I believe there is a diet fad born every few minutes with the number of baseless diet tips floating around. From ‘don’t eat anything post 8 pm’ to ‘grease will make you fat’, we blindly follow whatever new diet tip sounds ‘right’ to us and feel a pang of guilt every time we even lay our eyes on a plate of French fries. It is high time these myths are debunked and the facts are laid out on the table.
Whoever said that the consumption of fat is the reason for your unhealthy lifestyle has definitely been misleading you. To some extent, it does but the facts are a little more complicated than that. It is imperative to understand that there are good fats and bad fats and we need to learn to be able to differentiate between the two.
Saturated Fats and trans fats are considered bad for the heart. These include tropical oils (coconut oil, palm oil etc.) fried food, packaged snacks, fatty cuts of meat, high fat dairy products etc. Monounsaturated and polyunsaturated fats are the ones which are beneficial and should be taken in moderation. Examples are tofu, nuts, vegetable oils (olive oil, canola oil etc.), salmon, herrings etc. Bad fat is the real enemy.
Whether it is the Atkins or whichever new diet plan you may have picked up recently, they all discourage the consumption of carbohydrates. The belief is borne out of a misguided fact that carbohydrates cause weight gain. It is said that a high carb diet may result in increased consumption of saturated fats, a leading cause of lifestyle problems. But on the other hands, a low carb diet restricts a balanced healthy food diet and while they may help you reduce weight in the short term, there can be adverse long term consequences. Take a balanced approach to weight loss by consuming a moderate quantity of carbohydrates along with proteins that are plant-based and low in saturated fats. Let’s leave the all-protein diet for the cavemen.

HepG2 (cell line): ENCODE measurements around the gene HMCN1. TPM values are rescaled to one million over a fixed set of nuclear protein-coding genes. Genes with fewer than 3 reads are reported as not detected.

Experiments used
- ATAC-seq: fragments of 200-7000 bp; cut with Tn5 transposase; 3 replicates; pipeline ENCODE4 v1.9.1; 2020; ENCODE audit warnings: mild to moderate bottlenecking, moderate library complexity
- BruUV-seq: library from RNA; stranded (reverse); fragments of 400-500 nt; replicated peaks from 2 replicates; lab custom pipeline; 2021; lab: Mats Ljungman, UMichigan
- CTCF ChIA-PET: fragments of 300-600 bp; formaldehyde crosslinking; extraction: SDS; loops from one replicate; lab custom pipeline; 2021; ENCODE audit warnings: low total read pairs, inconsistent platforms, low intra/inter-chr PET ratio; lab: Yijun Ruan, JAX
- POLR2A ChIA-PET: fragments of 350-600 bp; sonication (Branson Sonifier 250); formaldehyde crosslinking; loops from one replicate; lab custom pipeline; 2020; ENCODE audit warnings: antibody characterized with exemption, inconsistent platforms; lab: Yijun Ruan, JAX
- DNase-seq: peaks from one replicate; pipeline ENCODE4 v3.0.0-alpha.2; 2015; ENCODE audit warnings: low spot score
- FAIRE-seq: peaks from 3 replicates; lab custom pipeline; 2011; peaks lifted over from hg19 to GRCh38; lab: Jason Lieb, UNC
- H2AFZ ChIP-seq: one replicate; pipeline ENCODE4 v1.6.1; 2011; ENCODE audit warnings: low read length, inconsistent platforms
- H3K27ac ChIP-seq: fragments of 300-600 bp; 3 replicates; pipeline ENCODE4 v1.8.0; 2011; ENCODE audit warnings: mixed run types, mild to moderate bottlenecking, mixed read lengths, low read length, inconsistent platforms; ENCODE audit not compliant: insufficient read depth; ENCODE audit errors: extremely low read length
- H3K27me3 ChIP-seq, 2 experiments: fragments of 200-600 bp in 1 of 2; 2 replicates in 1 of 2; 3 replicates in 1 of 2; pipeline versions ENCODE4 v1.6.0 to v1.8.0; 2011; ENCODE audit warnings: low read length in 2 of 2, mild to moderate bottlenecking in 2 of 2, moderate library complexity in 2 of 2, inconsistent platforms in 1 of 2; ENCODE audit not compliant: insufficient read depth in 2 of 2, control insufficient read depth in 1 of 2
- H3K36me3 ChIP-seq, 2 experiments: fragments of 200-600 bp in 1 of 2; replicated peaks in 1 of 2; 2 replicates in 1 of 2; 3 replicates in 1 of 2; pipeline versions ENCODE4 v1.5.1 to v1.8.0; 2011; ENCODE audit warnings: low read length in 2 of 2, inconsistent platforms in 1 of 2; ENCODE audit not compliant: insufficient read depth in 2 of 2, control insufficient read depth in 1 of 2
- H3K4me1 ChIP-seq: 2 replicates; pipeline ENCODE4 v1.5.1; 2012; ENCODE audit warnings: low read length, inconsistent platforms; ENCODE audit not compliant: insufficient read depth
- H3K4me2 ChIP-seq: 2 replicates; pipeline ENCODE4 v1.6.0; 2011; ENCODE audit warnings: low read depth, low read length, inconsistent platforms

The thought of having a cheat day in your diet is extremely exciting and can keep you geared up for your diet. Sure, the thought of having that butter chicken and gulab jamun on Friday night may keep you from eating that extra cookie on Wednesday but not all of us can resist temptation. As much as we plan and apply restrictions on our cheat days, we do tend to indulge in some guilty pleasure to regret it later. The wiser step is to keep a ‘cheat meal’ instead of letting your taste buds take over for an entire day.
Many avid followers of fad diets also vehemently push for various detox diet plans that make sweeping promises of aiding weight loss. Science rubbishes quite a few of them by pointing out that even as we speak, our kidneys, liver, skin and lungs are carrying out the detox mechanisms for a healthy body. The detox craze has spread like wildfire with detoxifiers for everything from the skin to hair to every internal organ. Truth is, after one of the seven day detox plans you may follow religiously, you might just lose weight, but that would not be because your body has been flushed of all toxins, but because you starved yourself for a whole week.
Centred on the beliefs that cooking food destroys the nutrients and enzymes in our food, the raw food diet has got celebrities and a whole lot of people swearing by it. Some of the justifications are, “no other animal cooks food,” and “raw food helps detoxify the body”. While it may be true that cooking does alter the nutritional value for some food products, it does not hold true for all of them. Often raw food consumption leads to ‘negative calories’, which means that the calories gained from the food are less than the calories needed to digest it. This may result in weight loss but can have adverse consequences on the health. No other animal may cook their food, but no other animal can play chess either.